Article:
MY DAD JOHN PEEL – THE FANATICAL RED
Tom ‘Dalglish’ Ravenscroft 13 October 2005
To commemorate the first ever ‘John Peel Day’, the late Liverpool-supporting DJ’s son explains just how fanatical his dad was about the Reds.
Today marks the first anniversary of our dad’s death and it’s only fitting that myself, my mum, my brothers, my sister and various other members of our family will be at the home of his, and our, favourite football club.
This afternoon the Liverpool Academy has kindly agreed to stage a football tournament in his memory. It has been organised by Peter Hooton of The Farm and it’s bound to be a memorable occasion.
Everyone seems to know about John Peel the DJ, but what is not as widely known is his love for Liverpool Football Club.
He was that fanatical about Liverpool, he used to drive up to Anfield from Suffolk every other weekend and would go to many of the European games with John Gorman of The Scaffold.
Of course, a lot out-of-town Reds do the same but his fanaticism went way beyond the norm. When myself and my brothers and sisters were born we were all given middle names in honour of the club!
Mine is Dalglish. My little sister is Florence Victoria Shankly, while the older two both have Anfield in their name. Initially he was going to call all his children Anfield but obviously he must have had a change of heart after two.
Personally, I was very proud to be named after Kenny Dalglish and I think I got the best middle name out of us all. I think he hoped to start a tradition by naming us after his heroes and that maybe when we all eventually had kids we’d keep it going.
One thing for sure though is that his passion for the Reds certainly rubbed off on us because we are all became mad Liverpool supporters. My brothers, my sister and I actually went to Liverpool University and he loved coming up to visit us so that he could take in a game at Anfield at the same time.
Along with Billy Liddell, Kenny Dalglish was his favourite player, while Robbie Fowler was always a big favourite of the whole family – a player we all really adored.
As for his all-time most memorable game I think it would have to be when Liverpool retained the European Cup in 1978. He used to have a vinyl copy of the commentary. He’d play it all the time at gigs. One minute he’d be playing some techno record then all of a sudden this commentary from that game would be played over the top of it.
This was before he’d finish his set with ‘You’ll Never Walk Alone’, as was always the case. Of course, you can imagine how well this would be received if he was DJing in Liverpool, but I’m not so sure it would have went down as well in the likes of London.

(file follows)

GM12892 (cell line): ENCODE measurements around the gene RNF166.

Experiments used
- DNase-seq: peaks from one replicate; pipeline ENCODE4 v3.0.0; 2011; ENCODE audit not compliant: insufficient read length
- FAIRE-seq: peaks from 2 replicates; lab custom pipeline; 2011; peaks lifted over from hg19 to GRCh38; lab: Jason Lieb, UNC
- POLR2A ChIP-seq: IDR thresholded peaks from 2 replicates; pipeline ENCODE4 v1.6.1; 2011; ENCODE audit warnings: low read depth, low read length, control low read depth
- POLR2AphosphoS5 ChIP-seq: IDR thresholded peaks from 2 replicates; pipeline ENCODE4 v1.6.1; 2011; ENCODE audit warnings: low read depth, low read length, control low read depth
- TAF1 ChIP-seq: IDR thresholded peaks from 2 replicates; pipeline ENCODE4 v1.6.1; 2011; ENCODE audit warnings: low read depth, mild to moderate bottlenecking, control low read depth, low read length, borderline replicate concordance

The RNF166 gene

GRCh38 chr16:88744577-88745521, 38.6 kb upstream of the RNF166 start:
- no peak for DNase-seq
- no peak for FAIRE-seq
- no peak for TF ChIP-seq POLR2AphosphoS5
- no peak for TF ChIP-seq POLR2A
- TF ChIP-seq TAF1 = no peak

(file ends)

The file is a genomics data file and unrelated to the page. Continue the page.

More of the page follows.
Down in Suffolk, everyone knew he was a big Liverpool fan and there’d always be a lot of banter flying about. Despite leaving the Merseyside area at a young age he always had a soft spot for the region and maintained links with the city.
Through his job as a radio DJ he’d always willingly promote Liverpool-based music and would be quick to jump on any good band that came out of Liverpool.
He loved doing gigs whenever he was ever backing up in the city. In particular I remember he compered at the Hillsborough benefit concert and I know that meant an awful lot to him.
On the radio he’d always be quick to mention a Reds win and he always enjoyed winding people up if they supported a side that had just lost to Liverpool. Taking the mickey, however, no doubt caused him trouble in later years and I don’t think he could travel on the tube in London because so many Arsenal supporters were after him!
At home my dad was a stickler for not having clutter in the kitchen. As a result there was no pictures at all on the kitchen wall apart from a framed photograph of Bill Shankly. He deliberately put it there so that Shanks could keep an eye over the whole family.
I also remember when it came to birthdays and Christmas my dad would quite often treat us with Liverpool-related presents. Even my mum would get them! I remember one time when he gave her a Robbie Fowler t-shirt that he’d paid a ridiculous amount for at some auction. I’m not sure it’s the type of gift a husband would normally buy for his wife and certainly not the type of thing she was expecting. It was more a present for him than her!
If he was still with us today I’m sure he’d be as excited as we are about the prospect of coming up to Liverpool to play at the Academy. The whole family are delighted to be here to commemorate the first John Peel Day.
There are various events going on throughout the country and I think it’s only right that something is taking place up here in Liverpool, because even though he had obvious links with London through his work, his heart was always in this city.
We were all very keen that Liverpool was involved somewhere along the line because we know how much this place meant to him. When Peter Hooton suggested a football tournament we thought it was a perfect idea to honour dad’s memory.
It’s something we know he would have loved. It’s going to be brilliant and we’ve all been looking forward to today so much.
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